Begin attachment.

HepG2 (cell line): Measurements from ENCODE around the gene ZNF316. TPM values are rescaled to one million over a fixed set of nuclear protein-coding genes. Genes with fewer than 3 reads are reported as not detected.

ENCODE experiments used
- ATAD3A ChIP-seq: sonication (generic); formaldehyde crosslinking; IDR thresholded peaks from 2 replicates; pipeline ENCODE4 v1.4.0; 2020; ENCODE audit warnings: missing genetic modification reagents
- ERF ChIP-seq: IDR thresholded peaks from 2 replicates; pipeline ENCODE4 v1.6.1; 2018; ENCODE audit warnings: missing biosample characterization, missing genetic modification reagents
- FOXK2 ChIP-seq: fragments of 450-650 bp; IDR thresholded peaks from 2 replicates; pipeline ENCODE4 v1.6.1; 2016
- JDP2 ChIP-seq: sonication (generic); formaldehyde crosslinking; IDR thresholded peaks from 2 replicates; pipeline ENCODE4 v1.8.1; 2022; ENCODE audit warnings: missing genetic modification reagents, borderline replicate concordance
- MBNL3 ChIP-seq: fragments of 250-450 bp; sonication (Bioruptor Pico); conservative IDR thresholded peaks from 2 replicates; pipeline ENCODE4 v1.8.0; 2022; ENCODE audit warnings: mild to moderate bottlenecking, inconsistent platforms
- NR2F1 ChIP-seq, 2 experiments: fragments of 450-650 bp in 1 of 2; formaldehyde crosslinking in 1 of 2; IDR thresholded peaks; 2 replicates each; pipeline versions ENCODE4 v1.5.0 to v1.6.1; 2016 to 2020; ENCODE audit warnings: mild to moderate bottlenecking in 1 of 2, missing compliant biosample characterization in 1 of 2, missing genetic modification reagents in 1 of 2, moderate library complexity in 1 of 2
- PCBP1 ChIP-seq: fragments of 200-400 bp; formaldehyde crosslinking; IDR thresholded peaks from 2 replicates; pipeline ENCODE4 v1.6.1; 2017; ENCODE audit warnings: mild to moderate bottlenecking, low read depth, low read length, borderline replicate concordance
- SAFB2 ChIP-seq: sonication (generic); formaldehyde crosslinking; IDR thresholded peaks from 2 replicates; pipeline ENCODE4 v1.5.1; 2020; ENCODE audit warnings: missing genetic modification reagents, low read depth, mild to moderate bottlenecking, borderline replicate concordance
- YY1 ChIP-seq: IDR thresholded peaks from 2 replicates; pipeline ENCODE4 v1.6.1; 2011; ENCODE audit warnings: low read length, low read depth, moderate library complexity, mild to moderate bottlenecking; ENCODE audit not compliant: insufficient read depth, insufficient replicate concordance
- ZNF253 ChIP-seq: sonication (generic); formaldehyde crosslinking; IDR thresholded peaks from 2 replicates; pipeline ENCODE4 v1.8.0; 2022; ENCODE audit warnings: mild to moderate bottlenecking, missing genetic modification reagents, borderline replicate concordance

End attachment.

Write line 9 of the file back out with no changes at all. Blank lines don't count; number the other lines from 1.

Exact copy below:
- PCBP1 ChIP-seq: fragments of 200-400 bp; formaldehyde crosslinking; IDR thresholded peaks from 2 replicates; pipeline ENCODE4 v1.6.1; 2017; ENCODE audit warnings: mild to moderate bottlenecking, low read depth, low read length, borderline replicate concordance